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Quantum chance

(Nanowerk News) Quantum Chance: Nonlocality, Teleportation and Other Quantum Marvels, a delightful and concise exposition, does not avoid the deep logical difficulties of quantum physics, but instead gives the reader the insights needed to appreciate them.
From 'Bell's Theorem' to experiments in quantum entanglement, the renowned experimental physicist Nicolas Gisin provides a solid understanding of one of the most fascinating areas of contemporary physics. The Foreword to the book is written by Alain Aspect, whose pioneering experiments helped to confirm quantum nonlocality.

Quantum physics offers an explanation of the world on the smallest scale and has fundamental implications that pose a serious challenge to ordinary logic. Particularly counterintuitive is the notion of entanglement, which has been explored for the past 30 years and posits an ubiquitous randomness capable of manifesting itself simultaneously in more than one place.

This amazing 'non-locality' is more than just an abstract curiosity or paradox: it has entirely down-to-earth applications in cryptography, serving for example to protect financial information. It also has enabled the demonstration of 'quantum teleportation,' whose infinite possibilities even science-fiction writers can scarcely imagine.
Gisin comments, “Had you lived at the time of the Newtonian revolution, would you have wished to understand what was going on? Today, quantum physics gives us the opportunity to live through a conceptual revolution of similar importance. My book aims to help understand what is happening, without mathematics, but also without trying to conceal the conceptual difficulties. For what is interesting in physics is not the mathematics but the concepts. So my purpose here is not to manipulate equations, but to understand.”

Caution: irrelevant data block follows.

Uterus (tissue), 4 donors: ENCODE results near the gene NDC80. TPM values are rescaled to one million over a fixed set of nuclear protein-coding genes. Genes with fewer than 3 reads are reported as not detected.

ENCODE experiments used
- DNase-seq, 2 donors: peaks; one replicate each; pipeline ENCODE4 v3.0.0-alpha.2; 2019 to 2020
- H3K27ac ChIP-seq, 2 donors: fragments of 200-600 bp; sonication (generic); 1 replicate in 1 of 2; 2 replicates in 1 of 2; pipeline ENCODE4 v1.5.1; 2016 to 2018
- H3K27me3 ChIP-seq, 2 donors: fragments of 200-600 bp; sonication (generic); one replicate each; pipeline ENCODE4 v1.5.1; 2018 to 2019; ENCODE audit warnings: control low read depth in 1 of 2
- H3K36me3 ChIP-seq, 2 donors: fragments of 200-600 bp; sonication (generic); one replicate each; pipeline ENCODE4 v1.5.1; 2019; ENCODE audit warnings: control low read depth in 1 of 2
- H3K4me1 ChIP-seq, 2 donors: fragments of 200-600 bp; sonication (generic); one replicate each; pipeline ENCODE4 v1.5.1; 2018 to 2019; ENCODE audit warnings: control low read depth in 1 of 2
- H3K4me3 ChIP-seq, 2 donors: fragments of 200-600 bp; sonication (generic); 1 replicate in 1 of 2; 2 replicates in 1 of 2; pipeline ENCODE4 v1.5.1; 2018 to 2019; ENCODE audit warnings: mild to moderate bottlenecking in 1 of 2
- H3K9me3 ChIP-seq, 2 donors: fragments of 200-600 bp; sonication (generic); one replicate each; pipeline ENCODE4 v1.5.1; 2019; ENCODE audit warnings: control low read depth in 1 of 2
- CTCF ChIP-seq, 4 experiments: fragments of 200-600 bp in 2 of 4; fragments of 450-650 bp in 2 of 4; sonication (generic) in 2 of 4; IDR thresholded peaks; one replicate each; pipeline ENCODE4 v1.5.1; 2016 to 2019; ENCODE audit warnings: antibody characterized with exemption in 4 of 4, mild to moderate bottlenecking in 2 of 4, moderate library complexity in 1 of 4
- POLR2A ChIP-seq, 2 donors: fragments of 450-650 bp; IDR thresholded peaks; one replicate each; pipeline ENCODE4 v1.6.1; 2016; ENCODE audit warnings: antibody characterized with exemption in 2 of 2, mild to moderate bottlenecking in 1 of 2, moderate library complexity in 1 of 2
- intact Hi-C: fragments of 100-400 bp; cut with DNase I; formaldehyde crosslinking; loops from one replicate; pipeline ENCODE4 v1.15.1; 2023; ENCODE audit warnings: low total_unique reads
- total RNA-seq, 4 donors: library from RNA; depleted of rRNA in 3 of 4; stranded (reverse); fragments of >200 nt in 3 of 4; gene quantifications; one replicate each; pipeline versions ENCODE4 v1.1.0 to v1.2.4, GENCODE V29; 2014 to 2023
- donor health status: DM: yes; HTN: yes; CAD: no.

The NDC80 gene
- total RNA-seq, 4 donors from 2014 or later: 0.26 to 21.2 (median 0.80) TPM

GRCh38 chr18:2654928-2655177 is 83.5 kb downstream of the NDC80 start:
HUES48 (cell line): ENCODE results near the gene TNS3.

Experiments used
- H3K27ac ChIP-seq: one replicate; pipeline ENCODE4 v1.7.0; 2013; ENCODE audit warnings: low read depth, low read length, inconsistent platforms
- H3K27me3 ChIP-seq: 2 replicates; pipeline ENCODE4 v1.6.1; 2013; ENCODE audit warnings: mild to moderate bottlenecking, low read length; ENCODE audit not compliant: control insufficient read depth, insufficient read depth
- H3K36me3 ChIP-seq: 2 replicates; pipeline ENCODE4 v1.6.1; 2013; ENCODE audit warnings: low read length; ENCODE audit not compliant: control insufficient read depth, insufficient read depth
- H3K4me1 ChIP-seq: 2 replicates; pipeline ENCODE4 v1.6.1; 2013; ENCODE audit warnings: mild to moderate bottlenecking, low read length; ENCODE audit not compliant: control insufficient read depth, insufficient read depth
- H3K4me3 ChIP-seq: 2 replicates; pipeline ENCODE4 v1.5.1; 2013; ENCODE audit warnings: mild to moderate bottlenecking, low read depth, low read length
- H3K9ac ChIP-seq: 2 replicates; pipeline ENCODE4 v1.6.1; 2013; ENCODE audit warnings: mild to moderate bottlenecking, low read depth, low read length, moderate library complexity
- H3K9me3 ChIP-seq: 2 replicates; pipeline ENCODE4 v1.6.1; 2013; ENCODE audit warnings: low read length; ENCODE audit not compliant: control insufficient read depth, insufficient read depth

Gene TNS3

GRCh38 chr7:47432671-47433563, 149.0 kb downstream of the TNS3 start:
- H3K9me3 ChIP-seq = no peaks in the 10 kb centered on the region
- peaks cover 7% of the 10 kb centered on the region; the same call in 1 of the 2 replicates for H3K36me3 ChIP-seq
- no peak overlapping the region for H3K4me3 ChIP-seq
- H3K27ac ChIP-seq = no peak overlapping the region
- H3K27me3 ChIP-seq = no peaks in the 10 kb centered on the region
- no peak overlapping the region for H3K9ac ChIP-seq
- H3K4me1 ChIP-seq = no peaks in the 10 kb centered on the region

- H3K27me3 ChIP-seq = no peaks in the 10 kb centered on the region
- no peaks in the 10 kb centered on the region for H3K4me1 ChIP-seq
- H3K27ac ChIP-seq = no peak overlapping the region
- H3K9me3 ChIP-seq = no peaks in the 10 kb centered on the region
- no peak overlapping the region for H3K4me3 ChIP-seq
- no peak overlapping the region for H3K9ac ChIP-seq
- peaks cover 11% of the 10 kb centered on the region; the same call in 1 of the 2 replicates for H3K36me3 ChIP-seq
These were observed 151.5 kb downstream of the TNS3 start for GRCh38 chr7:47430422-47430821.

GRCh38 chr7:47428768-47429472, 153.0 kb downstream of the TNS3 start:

Nicolas Gisin is an internationally renowned expert in quantum physics and recognized worldwide for his work in quantum communication. He is head of the applied physics group at the University of Geneva and cofounder of ID Quantique. In 2009 he received the first John S. Bell award for the demonstrations of long-distance entanglement and quantum teleportation, together with his numerous contributions to the theory of Bell inequalities.
Source: Springer
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